The Man Against The Sky

The Man Against The Sky

by Edwin Arlington Robinson
     
 

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Edwin Arlington Robinson (1869-1935) was an American poet, who won three Pulitzer Prizes for his work. In 1891, at the age of 21, he entered Harvard as a special student. He took classes on English, French, and Shakespeare, as well as one on Anglo- Saxon that he later dropped. His real desire was to get published in one of the Harvard literary journals. Within the… See more details below

Overview

Edwin Arlington Robinson (1869-1935) was an American poet, who won three Pulitzer Prizes for his work. In 1891, at the age of 21, he entered Harvard as a special student. He took classes on English, French, and Shakespeare, as well as one on Anglo- Saxon that he later dropped. His real desire was to get published in one of the Harvard literary journals. Within the first fortnight of being there, his Ballade of a Ship was published in the Harvard Advocate, a journal of less stature than the Heralded Harvard Monthly. In 1896 he self-published his first book, The Torrent and the Night Before, paying 100 dollars for 500 copies. It was meant to be a surprise for his mother. Days before the copies arrived, however, Mary Palmer Robinson died of diptheria. His second volume, The Children of the Night, had somewhat wider circulation. Gradually his literary successes began to mount. He won the Pulitzer Prize for Poetry for the years 1922, 1925 and 1928.

Product Details

ISBN-13:
9781407607351
Publisher:
HardPress Publishing
Publication date:
01/29/2010
Pages:
84
Product dimensions:
6.00(w) x 9.00(h) x 0.17(d)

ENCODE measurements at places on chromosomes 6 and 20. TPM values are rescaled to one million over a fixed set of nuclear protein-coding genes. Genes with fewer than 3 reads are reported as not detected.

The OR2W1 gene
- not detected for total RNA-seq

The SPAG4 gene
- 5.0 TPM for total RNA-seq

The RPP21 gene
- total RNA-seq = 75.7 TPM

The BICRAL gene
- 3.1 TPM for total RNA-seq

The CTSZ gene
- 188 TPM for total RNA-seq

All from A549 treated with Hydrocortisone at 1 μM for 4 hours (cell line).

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HILLCREST (To Mrs. Edward Macdowell) No sound of any storm that shakes Old island walls with older seas Comes here where now September makes An island in a sea of trees. Between the sunlight and the shade A man may learn till he forgets The roaring of a world remade, And all his ruins and regrets; And if he still remembers here Poor fights he may have won or lost, If he be ridden with the fear Of what some other fight may cost, If, eager to confuse too soon, What he has known with what may be, He reads a planet out of tune For cause of his jarred harmony, If here he venture to unroll His index of adagios, And he be given to console Humanity with what he knows, He may by contemplation learn A little more than what he knew, And even see great oaks return To acorns out of which they grew. He may, if he but listen well, Through twilight and the silence here, Be told what there are none may tell To vanity's impatient ear; And he may never dare again Say what awaits him, or be sure What sunlit labyrinth of pain He may not enter and endure. Who knows to-day from yesterday May learn to count no thing too strange: Love builds of what Time takes away, Till Death itself is less than Change. Who sees enough in his duress May go as far as dreams have gone; Who sees a little may do less Than many who are blind have done; Who sees unchastened here the soul Triumphant has no other sight Than has a child who sees the whole World radiant with his own delight. Far journeys and hard wandering Await him in whose crude surmise Peace, like a mask, hides everything That is and has been from his eyes; And all his wisdom is unfound, Or like a web that error weaves On airy looms that have a sound Nolouder now than falling leaves. OLD...

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